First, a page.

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Bayonet usage... info and/or photos?

Article about: As I understand, the bayonet of the Mosin Nagant 1891/30 was supposed to be kept on rifles at all times, with close combat and bayonet charges being integral to Soviet tactics... however I'v

  1. #11

    Default Re: Bayonet usage... info and/or photos?

    ok thanks Mat, like you, I like to have a bayonet for all my rifles, oh well I guess with the Russian military ammo, nobody will get that close to me anyway.

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  3. #12

    Default Re: Bayonet usage... info and/or photos?

    Indeed. Glad to help.


  4. #13

    Default Re: Bayonet usage... info and/or photos?

    I think the official rule was bayonets at all time except for trains and houses. Also, the rifle wasn't sighted in with the bayonet on the Cossack version. Here is a tidbit from

    Shortly after the adoption of the M91 Infantry rifle two shorter versions were developed for mounted troops. The M91 Dragoon was intended for mounted infantry and the M91 Cossack for cavalry. At 48 they are 2 shorter than the M91's 51 . The primary difference in the two is the Dragoon was sighted with the bayonet attached and the Cossack was not issued with a bayonet. Cossack rifles are scarce today and easily recognized by the mark "Ka3" on the chamber. Production of these models only took place at Izhevsk and Tula and overlapped M91/30 production by a few years in the early 1930s. Most of these rifles were later updated to M91/30 specifications with new sights, handguards, and barrel bands, but will retain the earlier barrel markings shown on this page. They are commonly referred to as "ex-Dragoons" or "updated Dragoons" by collectors. "Updated Cossacks" are much less common, but have been documented.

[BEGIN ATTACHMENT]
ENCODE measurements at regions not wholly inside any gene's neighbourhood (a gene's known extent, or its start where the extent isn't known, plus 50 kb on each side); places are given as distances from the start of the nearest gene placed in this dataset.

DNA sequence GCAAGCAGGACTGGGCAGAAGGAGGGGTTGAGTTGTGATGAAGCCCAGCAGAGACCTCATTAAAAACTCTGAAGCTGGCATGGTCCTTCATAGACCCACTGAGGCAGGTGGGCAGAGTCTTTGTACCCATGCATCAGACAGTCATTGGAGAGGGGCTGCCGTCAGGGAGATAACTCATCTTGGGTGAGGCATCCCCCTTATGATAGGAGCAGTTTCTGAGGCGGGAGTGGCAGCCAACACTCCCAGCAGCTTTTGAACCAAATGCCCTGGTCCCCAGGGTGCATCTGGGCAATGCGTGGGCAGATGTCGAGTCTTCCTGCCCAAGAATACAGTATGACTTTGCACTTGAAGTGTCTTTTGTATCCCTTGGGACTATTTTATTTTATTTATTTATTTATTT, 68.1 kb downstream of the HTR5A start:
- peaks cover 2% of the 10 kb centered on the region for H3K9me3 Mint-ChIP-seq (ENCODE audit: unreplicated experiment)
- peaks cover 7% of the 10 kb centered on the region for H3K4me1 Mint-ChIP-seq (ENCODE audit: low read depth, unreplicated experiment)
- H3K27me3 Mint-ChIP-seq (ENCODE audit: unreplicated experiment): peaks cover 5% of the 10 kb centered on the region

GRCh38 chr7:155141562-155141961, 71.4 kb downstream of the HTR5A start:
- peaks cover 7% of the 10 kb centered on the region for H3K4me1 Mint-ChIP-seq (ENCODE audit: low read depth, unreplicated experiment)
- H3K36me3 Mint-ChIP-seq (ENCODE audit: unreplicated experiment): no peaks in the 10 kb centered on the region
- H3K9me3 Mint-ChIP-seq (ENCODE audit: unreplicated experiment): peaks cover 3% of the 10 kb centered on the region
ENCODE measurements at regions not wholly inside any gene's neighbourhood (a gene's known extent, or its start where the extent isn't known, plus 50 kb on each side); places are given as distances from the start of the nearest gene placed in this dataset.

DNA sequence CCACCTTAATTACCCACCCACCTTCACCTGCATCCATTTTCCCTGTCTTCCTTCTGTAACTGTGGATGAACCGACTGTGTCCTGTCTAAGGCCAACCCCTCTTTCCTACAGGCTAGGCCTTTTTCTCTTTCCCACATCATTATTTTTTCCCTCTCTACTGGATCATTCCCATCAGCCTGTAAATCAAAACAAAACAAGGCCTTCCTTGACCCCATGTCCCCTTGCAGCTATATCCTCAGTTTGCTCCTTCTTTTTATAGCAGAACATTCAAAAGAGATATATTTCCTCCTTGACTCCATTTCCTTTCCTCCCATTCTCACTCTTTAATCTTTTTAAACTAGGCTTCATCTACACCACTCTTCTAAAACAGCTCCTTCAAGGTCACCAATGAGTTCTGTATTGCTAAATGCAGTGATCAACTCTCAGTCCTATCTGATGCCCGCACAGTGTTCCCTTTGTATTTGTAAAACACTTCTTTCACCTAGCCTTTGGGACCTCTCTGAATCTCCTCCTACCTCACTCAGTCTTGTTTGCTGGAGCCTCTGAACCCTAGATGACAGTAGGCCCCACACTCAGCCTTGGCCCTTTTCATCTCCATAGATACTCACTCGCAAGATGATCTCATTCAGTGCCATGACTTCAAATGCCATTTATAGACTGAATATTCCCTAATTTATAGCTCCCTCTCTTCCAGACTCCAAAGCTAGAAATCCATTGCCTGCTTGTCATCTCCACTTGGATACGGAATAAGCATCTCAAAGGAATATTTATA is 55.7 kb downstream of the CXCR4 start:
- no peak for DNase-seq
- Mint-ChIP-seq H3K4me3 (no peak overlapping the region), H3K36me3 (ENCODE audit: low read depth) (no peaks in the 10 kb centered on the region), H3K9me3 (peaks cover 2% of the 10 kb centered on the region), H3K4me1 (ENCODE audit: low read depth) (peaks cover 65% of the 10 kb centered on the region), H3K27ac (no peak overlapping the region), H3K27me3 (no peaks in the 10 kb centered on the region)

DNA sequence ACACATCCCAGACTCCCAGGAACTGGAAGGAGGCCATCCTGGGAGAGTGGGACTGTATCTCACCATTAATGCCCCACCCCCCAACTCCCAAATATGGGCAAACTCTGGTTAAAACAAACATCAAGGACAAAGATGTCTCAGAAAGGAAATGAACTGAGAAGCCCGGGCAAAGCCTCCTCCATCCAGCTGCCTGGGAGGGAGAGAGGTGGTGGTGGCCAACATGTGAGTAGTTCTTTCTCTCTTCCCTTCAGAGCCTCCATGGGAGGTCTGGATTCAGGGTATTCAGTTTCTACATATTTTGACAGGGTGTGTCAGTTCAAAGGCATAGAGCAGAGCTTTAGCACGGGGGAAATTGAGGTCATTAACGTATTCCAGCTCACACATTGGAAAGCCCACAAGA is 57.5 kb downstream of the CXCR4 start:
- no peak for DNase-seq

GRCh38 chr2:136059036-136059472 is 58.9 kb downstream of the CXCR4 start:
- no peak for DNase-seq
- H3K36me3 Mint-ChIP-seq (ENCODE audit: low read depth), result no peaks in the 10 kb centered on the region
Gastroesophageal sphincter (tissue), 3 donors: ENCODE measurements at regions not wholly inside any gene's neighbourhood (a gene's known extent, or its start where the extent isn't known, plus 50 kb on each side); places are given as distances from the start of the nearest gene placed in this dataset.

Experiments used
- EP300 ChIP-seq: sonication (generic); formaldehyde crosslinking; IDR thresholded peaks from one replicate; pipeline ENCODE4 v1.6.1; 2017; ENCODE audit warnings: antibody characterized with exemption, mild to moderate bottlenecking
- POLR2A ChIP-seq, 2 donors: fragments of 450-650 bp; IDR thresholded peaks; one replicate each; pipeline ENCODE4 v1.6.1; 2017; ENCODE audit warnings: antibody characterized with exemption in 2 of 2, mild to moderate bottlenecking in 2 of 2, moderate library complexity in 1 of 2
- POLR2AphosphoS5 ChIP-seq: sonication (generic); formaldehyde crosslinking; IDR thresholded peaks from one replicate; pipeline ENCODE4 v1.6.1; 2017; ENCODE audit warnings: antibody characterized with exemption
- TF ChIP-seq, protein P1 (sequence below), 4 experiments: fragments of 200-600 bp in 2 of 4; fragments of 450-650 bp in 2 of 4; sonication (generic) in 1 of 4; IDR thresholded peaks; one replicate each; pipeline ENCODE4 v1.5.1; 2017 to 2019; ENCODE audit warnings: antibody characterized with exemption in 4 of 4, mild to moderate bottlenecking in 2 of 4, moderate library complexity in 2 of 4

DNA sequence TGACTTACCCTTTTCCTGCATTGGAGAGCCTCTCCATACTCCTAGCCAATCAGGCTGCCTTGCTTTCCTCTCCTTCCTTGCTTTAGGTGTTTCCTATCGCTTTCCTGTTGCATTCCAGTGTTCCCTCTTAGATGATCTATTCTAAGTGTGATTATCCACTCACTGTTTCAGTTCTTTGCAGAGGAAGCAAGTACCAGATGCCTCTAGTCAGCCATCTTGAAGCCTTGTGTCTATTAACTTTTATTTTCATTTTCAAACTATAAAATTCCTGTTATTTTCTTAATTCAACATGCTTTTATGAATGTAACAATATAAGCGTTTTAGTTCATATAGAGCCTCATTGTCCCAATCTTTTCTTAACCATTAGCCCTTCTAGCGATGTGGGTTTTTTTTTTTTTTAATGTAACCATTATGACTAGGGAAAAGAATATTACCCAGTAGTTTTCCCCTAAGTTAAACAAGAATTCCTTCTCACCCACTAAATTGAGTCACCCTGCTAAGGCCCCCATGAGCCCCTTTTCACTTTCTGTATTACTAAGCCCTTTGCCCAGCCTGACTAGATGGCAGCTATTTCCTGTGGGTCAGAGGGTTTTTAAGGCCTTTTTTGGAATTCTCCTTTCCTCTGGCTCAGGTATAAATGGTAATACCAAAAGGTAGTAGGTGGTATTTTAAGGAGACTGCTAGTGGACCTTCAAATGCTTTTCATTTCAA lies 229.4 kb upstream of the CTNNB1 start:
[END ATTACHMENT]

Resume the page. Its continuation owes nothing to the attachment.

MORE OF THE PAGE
5. #14

    Default Re: Bayonet usage... info and/or photos?

    The use of a bayonet definately effects the accuracy of a weapon, but to what degree depends on the type of weapon and the zeroing of the weapon. I'll try my best to explain why. Each time a weapon is fired the dirrerent parts of it flex, jump, and vibrate in differing ways. Through repeated shots, these vibrations course through the weapon in a predictable way and allow it to be effectively zeroed to that particular configuration. By adding a bayonet to the end/extending it, the weight distribution has changed, so the behavior of the weapon while firing the shot has changed. It will move differently while absorbing recoil, and though this produces small changes, over significant distances it can become quite a problem. This is exactly the reason that I was always forbidden to use my bayonet except when specifically instructed to (almost never).

    Interestingly, I have also heard of a test conducted on several different weapon systems and was able to drag up some more info on it...Test groups were shot with and without a bayonet with an M1, K98, SMLE, Mosin-Nagant, and Arisaka. The first of those three showed marked decrease in accuraccy while firing with bayonets, while the Arisaka and Mosin-Nagant actually had a bit of IMPROVEMENT in accurracy while firing with fixed bayonets. Why did this happen? The Mosin-Nagant and Arisaka seemed to be factory zeroed with the bayonet taken into account, while the others did not.

    Lesson? In most cases, a bayonet will throw off your shots slightly, as it changes its behavior, but that is assuming the weapon is properly zeroed before affixing the bayonet. If you zero the weapon properly with the bayonet attached you will not be gouging your accuraccy, but then removing it will decrease your accurracy. Zero with bayonet, or zero without for best results.

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